IN RE: JEFF H. VERHOEF, Appellant
from the United States Patent and Trademark Office, Patent
Trial and Appeal Board in No. 13/328, 201.
E. Loop, Loop Intellectual Property Law PLLC, Seattle, WA,
argued for appellant.
Meredith Hope Schoenfeld, Office of the Solicitor, United
States Patent and Trademark Office, Alexandria, VA, argued
for appellee Andrei Iancu. Also represented by Nathan K.
Kelley, Thomas W. Krause, Brian Racilla.
Newman, Mayer, and Lourie, Circuit Judges.
LOURIE, CIRCUIT JUDGE.
VerHoef ("VerHoef") appeals from the decision of
the Patent Trial and Appeal Board (the "Board")
affirming the examiner's rejection of all claims of
VerHoef's pending application 13/328, 201 (the
"'201 application") as unpatentable under 35
U.S.C. § 102(f) (2006). Ex parte VerHoef, No.
2015-005270, 2017 WL 745052 (P.T.A.B. Feb. 23, 2017)
("Decision"). Because the Board correctly
concluded that VerHoef did not solely invent the claimed
subject matter of the '201 application on which he
claimed sole inventorship, we affirm.
filed the '201 application, generally relating to a dog
mobility device, at the U.S. Patent and Trademark Office
("the PTO"), naming himself the sole inventor. The
only question on appeal is whether VerHoef "himself
invent[ed] the subject matter sought to be patented, "
as required by § 102(f).
response to the examiner's initial rejection of the
'201 application under § 102(f), VerHoef submitted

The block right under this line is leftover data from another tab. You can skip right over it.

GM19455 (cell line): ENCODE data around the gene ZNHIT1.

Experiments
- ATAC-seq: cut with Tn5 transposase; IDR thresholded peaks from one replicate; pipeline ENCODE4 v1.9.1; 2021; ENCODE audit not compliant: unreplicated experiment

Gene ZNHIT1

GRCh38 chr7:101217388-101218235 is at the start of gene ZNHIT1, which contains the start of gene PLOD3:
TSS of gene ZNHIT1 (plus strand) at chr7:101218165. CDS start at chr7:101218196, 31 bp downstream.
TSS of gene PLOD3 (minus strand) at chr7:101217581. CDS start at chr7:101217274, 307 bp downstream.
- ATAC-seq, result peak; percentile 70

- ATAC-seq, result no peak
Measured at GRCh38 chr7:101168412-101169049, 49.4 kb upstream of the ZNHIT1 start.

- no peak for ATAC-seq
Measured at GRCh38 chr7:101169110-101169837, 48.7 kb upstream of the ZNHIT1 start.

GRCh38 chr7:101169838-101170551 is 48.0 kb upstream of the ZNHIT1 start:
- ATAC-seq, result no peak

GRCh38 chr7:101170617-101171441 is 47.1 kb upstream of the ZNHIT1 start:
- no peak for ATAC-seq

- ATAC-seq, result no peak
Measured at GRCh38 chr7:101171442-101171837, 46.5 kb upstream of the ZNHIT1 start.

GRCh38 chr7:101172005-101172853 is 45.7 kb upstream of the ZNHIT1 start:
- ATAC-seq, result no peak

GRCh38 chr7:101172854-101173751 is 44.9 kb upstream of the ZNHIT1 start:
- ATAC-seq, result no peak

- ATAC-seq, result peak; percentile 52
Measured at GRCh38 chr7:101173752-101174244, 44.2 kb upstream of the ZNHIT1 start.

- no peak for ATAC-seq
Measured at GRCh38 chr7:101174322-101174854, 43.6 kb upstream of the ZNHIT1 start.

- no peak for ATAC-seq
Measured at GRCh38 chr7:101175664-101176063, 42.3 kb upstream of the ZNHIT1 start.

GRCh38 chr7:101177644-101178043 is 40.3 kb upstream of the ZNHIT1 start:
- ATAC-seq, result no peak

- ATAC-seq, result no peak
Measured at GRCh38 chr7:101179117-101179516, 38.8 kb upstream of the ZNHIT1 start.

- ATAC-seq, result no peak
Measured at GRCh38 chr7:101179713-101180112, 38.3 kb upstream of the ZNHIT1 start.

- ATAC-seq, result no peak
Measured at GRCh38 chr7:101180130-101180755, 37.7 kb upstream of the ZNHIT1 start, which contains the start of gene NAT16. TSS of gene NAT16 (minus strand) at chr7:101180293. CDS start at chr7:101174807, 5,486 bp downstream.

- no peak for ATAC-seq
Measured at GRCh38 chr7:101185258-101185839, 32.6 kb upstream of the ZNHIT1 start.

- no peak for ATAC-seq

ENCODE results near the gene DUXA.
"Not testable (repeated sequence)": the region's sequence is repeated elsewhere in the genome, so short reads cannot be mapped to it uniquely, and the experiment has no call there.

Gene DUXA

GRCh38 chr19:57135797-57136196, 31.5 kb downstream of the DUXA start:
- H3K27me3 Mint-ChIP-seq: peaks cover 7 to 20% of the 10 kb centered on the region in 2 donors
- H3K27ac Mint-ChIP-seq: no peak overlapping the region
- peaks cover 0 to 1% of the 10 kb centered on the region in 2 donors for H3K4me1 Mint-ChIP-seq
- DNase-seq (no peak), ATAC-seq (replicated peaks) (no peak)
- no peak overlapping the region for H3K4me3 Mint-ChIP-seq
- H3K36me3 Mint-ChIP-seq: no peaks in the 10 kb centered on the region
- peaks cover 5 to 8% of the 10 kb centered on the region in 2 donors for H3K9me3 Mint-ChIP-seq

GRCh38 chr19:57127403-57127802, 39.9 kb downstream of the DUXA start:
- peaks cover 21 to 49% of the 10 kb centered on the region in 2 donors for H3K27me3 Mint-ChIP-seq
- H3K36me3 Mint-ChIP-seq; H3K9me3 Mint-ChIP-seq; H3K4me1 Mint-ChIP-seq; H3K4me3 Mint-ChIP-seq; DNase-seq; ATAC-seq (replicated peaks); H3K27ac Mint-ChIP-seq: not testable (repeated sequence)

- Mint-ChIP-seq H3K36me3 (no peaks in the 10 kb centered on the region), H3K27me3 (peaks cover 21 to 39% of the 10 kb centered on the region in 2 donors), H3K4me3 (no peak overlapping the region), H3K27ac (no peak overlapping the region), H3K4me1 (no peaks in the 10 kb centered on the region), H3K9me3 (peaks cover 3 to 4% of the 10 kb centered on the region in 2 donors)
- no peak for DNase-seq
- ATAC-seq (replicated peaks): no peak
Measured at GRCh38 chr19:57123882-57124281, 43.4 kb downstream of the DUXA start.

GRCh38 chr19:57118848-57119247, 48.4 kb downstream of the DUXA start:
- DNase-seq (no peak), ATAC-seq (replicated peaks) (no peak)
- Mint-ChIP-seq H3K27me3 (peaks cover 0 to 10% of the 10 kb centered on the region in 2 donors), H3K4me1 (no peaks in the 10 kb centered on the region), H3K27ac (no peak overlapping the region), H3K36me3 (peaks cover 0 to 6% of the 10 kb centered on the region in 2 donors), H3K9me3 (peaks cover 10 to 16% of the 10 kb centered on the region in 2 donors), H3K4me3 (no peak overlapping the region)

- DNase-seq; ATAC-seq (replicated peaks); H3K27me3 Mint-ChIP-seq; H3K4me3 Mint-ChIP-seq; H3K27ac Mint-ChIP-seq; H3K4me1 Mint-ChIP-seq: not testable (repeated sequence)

an affidavit describing the origins and conception of the
claimed invention. We summarize the affidavit here in
dog Reilly developed difficulty walking after undergoing
surgery. VerHoef Aff. ¶ 3; J.A. 122. Reilly would drag
his hind paw and put weight on his paw's knuckles, called
"knuckling." Id. Consequently, VerHoef met
with a veterinarian, Dr. Alycia Lamb ("Lamb"), to
begin rehabilitative therapy for Reilly. Id.
results using an underwater treadmill were disappointing and
appeared to exacerbate the knuckling problem. Id.
¶ 5. Lamb then suggested trying a commercially available
harness that would provide support to the hind leg.
Id. The harness similarly did not fix the knuckling
problem. Id. ¶ 6; J.A. 122. Consequently,
VerHoef constructed a homemade harness modeled on the
commercial one, but this yielded similar results.
Id. ¶¶ 7-8; J.A. 123. VerHoef then
recognized that the harness would work better if connected to
the dog's toes. Id. ¶ 8.
mentioning this idea to Lamb during a therapy session, the
following discussion occurred:
I said to Dr. Lamb, "There has to be a way to connect
the cord to the toes." At the end of our appointment,
Dr. Lamb suggested that a strap configured in a figure
'8' that fit around the toes and wrapped around the
lower part of the leg, above the paw, might be something to
consider. In response, I said that I would try to figure
out a way to make that work."
Id. (emphasis added). VerHoef then implemented
Lamb's figure eight idea, and, after further adjustments,
had a working device that reduced the knuckling problem.
Id. ¶¶ 9-10, 17-18; J.A. 123-25.
contacted a patent attorney who then filed a patent
application directed to the homemade dog harness listing both
VerHoef and Lamb as joint inventors. Id. ¶ 28;
J.A. 126. The application included a single independent claim
that expressly ...